August 16th, 2010

breaking bad


I was out all day yesterday, spent about 6 hours driving, and when I got home I thought I would flop out by the telly. But what to watch on Sunday evening? I switched on 'Vexed' which is a new comedy police procedural. God it was shite.

Obviously it's supposed to be transgressive and challenging, but it just comes across like it was written by a smirking ten year old. For the first half hour I sat their semi-somnolent, thinking 'Well, I won't tune in again, but there's nothing better on'. But about thirty minutes in it became so bad that I turned the telly off and went and argued with people on the Internets (some of them were wrong about stuff).

The Telegraph TV critic funnily enough picks out exactly the same moment:

Scene: a cosy flat. On the floor is the corpse of a young woman (communicator adds - crucially she has auburn hair and though clothed is sprawled on her back with her legs slightly apart). A female detective is already on the scene. Her male colleague arrives.

Female detective: “There’s a big ginger cat somewhere. [Male detective giggles.] Did I say something funny?”

Male detective: “Sorry. [He laughs again.] It’s nothing!”

Female detective: “Well, you’re laughing at something! What is it?”

Male detective: “It’s just that when you said ‘big ginger’, I thought you were gonna say ‘pussy’! [Snorts deliriously.] Ginger hair, ginger cat… ginger pussy! [Guffaws at length.]” (communicator adds - his laughter went on through the rest of this scene and into the next)
The Telegraph critic says:

Like many of the other scenes in this putative comedy drama, it left me pondering a deep and troubling question. Namely, am I losing my mind?

I just didn’t get it... I don’t know why the male detective thought his female colleague was going to say “pussy”, when she plainly wasn’t. Nor do I know why the idea made him snort with mirth, particularly given that he was looking at the body of a dead woman, the blood from a wound in whose skull was soaking into the rug. (The body was clothed, incidentally, which rules out a possible, if weak, reason for innuendo to be on the male detective’s mind.)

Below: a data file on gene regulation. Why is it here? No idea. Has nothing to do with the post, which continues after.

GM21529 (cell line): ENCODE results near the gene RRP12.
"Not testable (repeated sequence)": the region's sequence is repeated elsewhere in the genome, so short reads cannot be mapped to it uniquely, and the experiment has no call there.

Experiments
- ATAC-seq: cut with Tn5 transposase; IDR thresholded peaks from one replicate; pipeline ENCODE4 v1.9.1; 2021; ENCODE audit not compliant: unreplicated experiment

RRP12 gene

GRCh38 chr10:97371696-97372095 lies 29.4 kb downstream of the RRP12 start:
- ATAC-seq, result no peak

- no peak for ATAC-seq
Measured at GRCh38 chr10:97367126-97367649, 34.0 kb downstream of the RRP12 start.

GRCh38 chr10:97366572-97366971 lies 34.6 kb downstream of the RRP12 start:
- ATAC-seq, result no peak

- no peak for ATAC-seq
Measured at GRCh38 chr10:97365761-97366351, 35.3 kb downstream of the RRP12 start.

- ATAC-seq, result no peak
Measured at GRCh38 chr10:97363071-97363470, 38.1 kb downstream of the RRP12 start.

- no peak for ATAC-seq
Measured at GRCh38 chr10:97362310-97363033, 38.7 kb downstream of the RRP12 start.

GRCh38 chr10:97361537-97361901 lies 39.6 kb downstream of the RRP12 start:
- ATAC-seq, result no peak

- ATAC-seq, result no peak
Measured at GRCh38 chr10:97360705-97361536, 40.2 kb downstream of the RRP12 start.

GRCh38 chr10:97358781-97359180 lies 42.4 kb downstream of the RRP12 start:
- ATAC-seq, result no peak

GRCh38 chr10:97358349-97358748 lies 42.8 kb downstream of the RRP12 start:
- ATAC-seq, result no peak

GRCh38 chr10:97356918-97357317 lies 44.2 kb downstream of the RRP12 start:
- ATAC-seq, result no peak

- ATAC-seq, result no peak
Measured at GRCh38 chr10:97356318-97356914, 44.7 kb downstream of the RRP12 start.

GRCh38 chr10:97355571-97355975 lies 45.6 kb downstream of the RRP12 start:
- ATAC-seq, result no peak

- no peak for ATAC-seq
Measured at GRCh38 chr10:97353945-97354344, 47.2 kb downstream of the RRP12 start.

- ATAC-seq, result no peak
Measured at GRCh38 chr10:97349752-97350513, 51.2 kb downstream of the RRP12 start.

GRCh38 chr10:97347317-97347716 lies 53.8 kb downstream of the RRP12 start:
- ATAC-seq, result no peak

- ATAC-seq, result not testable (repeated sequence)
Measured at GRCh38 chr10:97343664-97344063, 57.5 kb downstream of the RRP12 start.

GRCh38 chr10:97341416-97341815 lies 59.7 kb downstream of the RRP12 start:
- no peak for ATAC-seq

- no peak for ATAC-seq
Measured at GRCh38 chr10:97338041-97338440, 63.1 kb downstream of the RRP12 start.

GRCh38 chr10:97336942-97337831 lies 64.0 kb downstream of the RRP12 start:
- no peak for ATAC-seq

... At one point, while referring to another murdered woman, he used his hands to do the “boo hoo” sign, the one clowns make to represent tears.
I disagree with him here: I think these two examples actually explain quite a lot. The critic can't understand why this is supposed to be funny because he's a grown-up man.

The detective was looking at a woman's body supine, with her legs slightly apart, therefore the word 'pussy' is funny. He was talking about a woman's death therefore a pretend 'boo hoo' face is funny. Seriously, the 'jokes' (stretching the term) only make sense if you assume the tiresome misogyny of a teenage boy who has never kissed a girl. Possibly we are supposed to find it funny that the policeman is being misogynist, but - really - how much mileage is there in that joke? Misogyny is not exactly transgressive of social norms is it? If there's nothing but a policeman saying misogynist things about dead women, after half an hour you get the impression that someone is enjoying that one joke just a bit too much.

I can't remember the last time I posted on this blog saying something is unfunny, let alone for what you might uncharitably call political reasons. I'm not saying that 'we must resist the urge to find things like this funny', I'm saying I can tell these are supposed to be jokes by the way they are positioned in the story, but they just make me feel weary.
breaking bad

Mad Men 4.4 'The Rejected'

I don't know what to do now. Mad Men 4.4 was brilliant, but who can I tell about it and how? Most people haven't had a chance to see it yet - kalypso_v I am going to be particularly careful not to spoil this one for you, because it is a perfect and complex Pete Campbell episode. Also a lot of Peggy, who is a very inspiring character.

What can I say without spoilers? That, like Alien, you feel you must walk into the screen like Alice through the Looking Glass and fall into the almost tangible space just out there. Some episodes have seemed like dreams, but this is more like a memory. Incredible realisation of an entire universe. This may partly be because this is the universe I lived in, in my earliest memories - I was age three at the time this episode was set.

Some episodes work as big stories, with one big message, but this one was a series of lovely scenes and performances. It didn't have the big bang of a massive creative explosion - probably coming up in later episodes - but the small scenes and little movements of the men and women - fantastic, funny, sad, and with care for minute particulars.

Review by Alan Sepinwall here.

PS - Directed by Roger Sterling himself! Outstanding work.

PPS - actually I do know what the big message of this episode was: 'You can't use the past to predict the future'; even a powerful past like this. It's basically a hopeful message.